Scottish accordionist Gary Innes’ new CD, ERA showcases his crisp, clean playing, and his ability to collaborate sensitively with an impressive set of musicians.
There are some big name guests working with Innes on this release: Ali Hutton, Jarlath Henderson, Hamish Napier and Duncan Lyell, to name but a few. Indeed, the very first sound you hear is Lyell’s spacious sensuous slinky double bass on The Yarra Valley, a tune ostensibly about wine-tasting in Australia, but so obviously Scottish in its rhythms once the melody kicks in.
The Road to Lochaber is languorous, with Ewan Henderson’s gentle fiddle floating the melody before Innes doubles it on accordion, then is joined by Napier on flute. The tune is expansive, almost meandering, but always with a sense of ultimate intended direction.
After a brief lull, the track ends in a cumulative crescendo of re-iteration: it is an effective depiction of walking up a circuitous hill path, having a breather then finally achieving the summit to find a view and a sense of achievement. The sleeve notes say the track is about driving home, but either way, the sense of a journey to contentment is palpable.
The Caman Man is a song of tribute to shinty, the sport at which Innes excelled before his retirement from it in 2014. A caman is the stick used to play the game. Simply structured, it inhabits the same sound world as other famous Scottish Celtic rock bands. The heartfelt words are sung with exquisite diction by Robert Robertson and there is a quiet virtuosity in the accompaniment, with detailed figuration in the accordion that only reveals itself on closer listening.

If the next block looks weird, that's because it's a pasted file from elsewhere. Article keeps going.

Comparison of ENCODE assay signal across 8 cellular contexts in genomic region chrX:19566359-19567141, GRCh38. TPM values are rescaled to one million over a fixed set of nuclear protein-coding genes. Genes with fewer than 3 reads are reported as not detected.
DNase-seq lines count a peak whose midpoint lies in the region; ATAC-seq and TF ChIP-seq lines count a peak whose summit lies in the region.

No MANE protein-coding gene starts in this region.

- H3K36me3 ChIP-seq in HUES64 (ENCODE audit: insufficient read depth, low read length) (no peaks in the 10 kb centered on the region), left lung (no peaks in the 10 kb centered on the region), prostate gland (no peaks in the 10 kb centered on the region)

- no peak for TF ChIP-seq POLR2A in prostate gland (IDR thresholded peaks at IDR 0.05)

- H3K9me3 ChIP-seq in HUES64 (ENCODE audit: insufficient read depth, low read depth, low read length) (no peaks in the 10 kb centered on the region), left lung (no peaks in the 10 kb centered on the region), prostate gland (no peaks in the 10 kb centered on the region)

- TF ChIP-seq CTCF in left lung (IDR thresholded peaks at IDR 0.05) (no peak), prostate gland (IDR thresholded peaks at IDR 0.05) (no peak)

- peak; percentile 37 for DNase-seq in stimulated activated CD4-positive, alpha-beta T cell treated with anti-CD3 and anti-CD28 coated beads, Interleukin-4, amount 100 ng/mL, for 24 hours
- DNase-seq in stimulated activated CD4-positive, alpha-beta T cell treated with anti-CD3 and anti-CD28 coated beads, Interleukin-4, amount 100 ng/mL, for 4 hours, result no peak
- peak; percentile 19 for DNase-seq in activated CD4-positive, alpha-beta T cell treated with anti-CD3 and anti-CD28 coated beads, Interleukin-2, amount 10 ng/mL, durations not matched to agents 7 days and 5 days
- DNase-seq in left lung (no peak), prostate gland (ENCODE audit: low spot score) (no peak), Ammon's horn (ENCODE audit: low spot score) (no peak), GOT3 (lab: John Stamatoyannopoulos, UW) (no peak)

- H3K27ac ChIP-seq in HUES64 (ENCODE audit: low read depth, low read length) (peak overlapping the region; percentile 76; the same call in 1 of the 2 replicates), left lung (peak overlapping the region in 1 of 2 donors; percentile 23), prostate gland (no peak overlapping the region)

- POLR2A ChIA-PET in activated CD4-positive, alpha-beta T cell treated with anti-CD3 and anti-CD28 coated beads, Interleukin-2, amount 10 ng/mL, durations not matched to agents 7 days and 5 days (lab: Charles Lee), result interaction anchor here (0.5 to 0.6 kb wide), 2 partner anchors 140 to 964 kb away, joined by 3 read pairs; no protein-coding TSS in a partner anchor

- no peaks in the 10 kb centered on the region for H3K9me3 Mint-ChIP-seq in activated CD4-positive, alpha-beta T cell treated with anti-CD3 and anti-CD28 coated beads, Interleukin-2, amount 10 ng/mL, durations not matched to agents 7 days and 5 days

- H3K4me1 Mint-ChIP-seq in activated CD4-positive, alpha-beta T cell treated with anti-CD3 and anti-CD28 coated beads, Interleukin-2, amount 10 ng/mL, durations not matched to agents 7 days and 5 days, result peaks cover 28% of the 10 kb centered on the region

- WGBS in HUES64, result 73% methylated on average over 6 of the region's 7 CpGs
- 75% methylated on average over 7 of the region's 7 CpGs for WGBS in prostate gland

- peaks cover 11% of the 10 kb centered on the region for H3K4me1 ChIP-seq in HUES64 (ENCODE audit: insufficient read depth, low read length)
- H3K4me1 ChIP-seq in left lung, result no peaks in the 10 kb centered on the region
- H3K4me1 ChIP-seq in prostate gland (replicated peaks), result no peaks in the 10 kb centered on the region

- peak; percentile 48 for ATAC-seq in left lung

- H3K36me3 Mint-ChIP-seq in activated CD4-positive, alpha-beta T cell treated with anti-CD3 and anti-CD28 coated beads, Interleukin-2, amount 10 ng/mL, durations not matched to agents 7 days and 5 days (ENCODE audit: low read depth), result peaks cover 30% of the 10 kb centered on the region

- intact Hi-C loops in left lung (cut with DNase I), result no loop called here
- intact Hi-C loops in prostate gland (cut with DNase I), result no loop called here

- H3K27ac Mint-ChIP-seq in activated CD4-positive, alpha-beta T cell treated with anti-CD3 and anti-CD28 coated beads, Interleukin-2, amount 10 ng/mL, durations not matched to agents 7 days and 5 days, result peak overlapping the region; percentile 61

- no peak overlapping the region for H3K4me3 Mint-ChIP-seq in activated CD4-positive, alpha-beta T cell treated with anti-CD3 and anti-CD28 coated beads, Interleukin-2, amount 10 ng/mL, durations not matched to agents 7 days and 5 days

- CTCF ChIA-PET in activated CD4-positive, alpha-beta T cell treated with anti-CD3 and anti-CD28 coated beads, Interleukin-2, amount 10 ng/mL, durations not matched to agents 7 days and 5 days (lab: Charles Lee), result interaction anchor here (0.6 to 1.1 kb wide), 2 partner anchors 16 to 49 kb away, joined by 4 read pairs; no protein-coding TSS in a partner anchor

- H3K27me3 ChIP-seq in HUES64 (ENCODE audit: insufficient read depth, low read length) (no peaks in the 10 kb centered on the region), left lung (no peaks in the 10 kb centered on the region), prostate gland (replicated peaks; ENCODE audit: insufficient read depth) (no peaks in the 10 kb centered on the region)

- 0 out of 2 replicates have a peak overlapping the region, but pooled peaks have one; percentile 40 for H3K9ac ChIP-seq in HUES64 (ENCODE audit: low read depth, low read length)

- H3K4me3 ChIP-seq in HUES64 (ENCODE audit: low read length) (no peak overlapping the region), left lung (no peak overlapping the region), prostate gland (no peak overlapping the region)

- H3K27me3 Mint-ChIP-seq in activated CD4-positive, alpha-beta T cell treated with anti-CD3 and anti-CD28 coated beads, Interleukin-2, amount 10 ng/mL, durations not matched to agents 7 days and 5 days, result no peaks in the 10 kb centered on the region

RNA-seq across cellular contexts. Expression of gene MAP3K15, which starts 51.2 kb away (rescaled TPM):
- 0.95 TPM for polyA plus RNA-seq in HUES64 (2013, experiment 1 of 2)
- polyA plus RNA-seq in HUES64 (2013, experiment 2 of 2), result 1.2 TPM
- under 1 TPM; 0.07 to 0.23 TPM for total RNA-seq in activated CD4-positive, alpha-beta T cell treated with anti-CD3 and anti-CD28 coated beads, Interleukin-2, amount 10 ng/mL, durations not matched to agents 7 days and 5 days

Crazy Street is a joyous romp of a tune, followed by the more refined May Life Always Be Peachy, written by Innes for his brother’s wedding.
The Highland Obama combines a traditionally-structured tune with a twitchy double-bass line and the occasional deliberate rhythmic hiccup to confound one’s expectations. Zara, written for his niece and sung by Siobhan Miller, is an elegant ballad, in the pop sense of the word.Loch Arkaig is a tune full of understated detail and interesting jazz-tinged harmonies.
Grace and Pride, a spacious song, is elegantly performed by guest vocalist Alec Dalglish. The soft jazz-rock opening cedes to a traditional-sounding instrumental melody in the break which is then neatly counterpointed against the music of the first section.
The album ends with Our Heroes, which contains a host of poignant allusions, from a Last Post-like trumpet fanfare to a musical quote from the theme tune to Local Hero, as well as deft manipulation of texture and timbre. This track, like the album as a whole, is gentle and serene, but full of understated emotion, humility and gratitude for a good life.Carol Whinnom
Released on GHI Records on 29 January 2017.
1. Yarra Wine Valley
2. The Road to Lochaber
3. The Caman Man
4. Crazy Street
5. May Life Always Be Peachy
6. The Highland Obama
8. Loch Arkaig
9. Grace and Pride
10. Our Heroes